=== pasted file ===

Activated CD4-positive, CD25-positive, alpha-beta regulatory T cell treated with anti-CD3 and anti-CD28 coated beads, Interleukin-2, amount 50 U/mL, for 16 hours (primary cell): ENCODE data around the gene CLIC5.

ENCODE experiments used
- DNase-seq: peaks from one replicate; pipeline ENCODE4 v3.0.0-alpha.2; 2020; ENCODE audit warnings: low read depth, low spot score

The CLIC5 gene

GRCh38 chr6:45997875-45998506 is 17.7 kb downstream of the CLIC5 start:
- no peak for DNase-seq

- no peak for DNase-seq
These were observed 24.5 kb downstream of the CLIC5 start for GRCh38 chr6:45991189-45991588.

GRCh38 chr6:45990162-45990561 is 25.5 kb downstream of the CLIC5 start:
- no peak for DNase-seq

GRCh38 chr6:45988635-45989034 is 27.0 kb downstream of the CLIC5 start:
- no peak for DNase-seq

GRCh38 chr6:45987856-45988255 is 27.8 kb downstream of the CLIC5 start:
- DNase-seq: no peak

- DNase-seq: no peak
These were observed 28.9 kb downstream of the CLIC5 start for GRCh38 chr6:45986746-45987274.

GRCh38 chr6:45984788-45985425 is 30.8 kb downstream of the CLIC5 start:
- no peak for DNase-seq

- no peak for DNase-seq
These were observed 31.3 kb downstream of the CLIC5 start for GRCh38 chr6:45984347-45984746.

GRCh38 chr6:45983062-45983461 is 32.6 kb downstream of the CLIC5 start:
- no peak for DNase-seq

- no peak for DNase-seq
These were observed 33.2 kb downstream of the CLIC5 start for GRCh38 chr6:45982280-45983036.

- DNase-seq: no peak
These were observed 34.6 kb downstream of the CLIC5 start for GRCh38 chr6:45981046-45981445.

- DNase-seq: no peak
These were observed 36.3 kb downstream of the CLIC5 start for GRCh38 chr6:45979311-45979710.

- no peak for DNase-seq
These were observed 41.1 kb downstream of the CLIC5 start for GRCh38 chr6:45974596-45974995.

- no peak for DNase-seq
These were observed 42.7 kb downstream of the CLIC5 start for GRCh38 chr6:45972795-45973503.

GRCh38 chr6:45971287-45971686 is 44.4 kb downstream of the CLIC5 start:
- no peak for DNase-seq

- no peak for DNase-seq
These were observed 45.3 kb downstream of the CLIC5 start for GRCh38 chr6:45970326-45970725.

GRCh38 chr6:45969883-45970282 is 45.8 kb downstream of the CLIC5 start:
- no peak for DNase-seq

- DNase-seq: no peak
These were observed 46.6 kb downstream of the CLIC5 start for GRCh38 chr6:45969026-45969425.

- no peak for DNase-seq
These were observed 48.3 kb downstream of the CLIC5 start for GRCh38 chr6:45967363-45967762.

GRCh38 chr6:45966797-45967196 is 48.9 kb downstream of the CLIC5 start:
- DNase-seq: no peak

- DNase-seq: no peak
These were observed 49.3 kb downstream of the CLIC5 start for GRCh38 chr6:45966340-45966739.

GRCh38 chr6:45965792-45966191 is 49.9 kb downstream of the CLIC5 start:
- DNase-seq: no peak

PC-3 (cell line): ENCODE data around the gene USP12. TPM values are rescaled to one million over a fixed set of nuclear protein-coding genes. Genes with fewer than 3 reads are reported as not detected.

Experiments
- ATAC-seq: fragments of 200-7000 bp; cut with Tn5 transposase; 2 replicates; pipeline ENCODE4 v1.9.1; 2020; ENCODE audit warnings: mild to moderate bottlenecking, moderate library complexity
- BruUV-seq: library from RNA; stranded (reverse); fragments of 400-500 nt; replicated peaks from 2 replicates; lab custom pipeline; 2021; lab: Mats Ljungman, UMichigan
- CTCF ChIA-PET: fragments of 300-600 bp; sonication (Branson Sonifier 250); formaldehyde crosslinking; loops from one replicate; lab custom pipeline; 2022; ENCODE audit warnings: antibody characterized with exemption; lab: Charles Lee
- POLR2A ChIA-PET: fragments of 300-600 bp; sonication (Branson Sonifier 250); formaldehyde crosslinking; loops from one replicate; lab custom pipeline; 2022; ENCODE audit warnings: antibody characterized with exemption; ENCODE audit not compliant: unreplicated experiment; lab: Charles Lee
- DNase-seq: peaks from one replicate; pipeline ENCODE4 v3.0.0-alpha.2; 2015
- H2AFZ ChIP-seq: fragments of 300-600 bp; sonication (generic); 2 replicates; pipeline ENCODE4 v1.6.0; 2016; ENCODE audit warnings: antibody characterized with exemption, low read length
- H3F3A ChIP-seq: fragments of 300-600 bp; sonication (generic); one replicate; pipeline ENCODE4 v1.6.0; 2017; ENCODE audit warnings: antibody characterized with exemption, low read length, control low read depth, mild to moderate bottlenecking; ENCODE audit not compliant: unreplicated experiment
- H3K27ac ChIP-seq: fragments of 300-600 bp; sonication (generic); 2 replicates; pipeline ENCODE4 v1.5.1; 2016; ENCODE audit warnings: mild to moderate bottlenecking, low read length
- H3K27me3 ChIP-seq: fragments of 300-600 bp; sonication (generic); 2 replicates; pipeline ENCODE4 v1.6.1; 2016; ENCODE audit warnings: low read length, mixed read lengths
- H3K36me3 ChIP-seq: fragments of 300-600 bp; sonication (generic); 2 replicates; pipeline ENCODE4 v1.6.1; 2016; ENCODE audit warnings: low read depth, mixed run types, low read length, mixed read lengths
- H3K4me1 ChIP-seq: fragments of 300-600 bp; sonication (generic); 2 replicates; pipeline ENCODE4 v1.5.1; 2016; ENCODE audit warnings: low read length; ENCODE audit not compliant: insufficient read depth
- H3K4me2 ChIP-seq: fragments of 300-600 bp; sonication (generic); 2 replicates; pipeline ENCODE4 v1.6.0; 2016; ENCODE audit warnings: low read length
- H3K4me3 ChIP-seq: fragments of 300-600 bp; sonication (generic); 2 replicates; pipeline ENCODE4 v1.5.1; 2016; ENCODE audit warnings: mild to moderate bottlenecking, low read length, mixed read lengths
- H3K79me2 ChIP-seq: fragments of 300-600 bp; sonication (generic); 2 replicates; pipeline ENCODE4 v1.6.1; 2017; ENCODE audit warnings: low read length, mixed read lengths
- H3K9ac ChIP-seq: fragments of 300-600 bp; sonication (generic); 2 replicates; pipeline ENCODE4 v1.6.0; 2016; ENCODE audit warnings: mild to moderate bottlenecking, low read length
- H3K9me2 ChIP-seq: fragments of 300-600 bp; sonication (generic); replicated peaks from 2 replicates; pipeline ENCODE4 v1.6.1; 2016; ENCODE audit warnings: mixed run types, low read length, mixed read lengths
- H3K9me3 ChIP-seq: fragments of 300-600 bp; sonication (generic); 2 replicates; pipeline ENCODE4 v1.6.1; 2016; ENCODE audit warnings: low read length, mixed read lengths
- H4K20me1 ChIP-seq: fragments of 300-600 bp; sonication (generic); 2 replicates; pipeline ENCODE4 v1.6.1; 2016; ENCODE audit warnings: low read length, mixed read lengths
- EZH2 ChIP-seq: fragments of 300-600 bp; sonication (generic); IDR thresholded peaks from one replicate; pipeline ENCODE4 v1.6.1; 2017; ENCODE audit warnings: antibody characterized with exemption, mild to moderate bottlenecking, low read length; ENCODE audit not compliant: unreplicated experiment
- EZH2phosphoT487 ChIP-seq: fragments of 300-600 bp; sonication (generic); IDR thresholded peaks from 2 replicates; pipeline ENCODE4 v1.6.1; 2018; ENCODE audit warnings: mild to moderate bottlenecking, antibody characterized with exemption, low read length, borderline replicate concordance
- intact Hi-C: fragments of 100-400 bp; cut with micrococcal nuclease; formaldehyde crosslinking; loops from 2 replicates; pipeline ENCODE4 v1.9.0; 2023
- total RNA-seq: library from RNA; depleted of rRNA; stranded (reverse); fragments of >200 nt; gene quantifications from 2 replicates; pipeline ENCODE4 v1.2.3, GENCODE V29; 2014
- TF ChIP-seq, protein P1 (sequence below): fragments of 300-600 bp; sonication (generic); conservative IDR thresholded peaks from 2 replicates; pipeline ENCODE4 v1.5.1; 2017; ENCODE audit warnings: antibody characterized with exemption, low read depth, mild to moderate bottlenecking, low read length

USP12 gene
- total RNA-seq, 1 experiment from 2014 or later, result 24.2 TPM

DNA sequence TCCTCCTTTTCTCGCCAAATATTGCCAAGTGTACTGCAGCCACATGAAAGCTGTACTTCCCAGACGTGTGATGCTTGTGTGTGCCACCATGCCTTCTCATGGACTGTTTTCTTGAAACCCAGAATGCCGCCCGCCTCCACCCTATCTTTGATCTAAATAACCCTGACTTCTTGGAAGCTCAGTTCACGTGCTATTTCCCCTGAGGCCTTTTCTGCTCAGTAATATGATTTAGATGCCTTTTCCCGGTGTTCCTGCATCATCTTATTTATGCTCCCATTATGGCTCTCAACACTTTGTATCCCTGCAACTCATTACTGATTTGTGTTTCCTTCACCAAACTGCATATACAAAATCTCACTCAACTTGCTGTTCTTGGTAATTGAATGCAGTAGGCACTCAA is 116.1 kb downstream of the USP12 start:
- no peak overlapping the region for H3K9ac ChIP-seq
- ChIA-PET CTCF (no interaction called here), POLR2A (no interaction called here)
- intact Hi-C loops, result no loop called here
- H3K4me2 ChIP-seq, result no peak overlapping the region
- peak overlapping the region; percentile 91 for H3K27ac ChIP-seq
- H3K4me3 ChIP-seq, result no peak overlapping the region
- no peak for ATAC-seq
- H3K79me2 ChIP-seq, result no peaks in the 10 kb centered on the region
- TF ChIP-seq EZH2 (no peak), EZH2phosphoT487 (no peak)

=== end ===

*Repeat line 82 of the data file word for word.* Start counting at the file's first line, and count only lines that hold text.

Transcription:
- H3K4me3 ChIP-seq, result no peak overlapping the region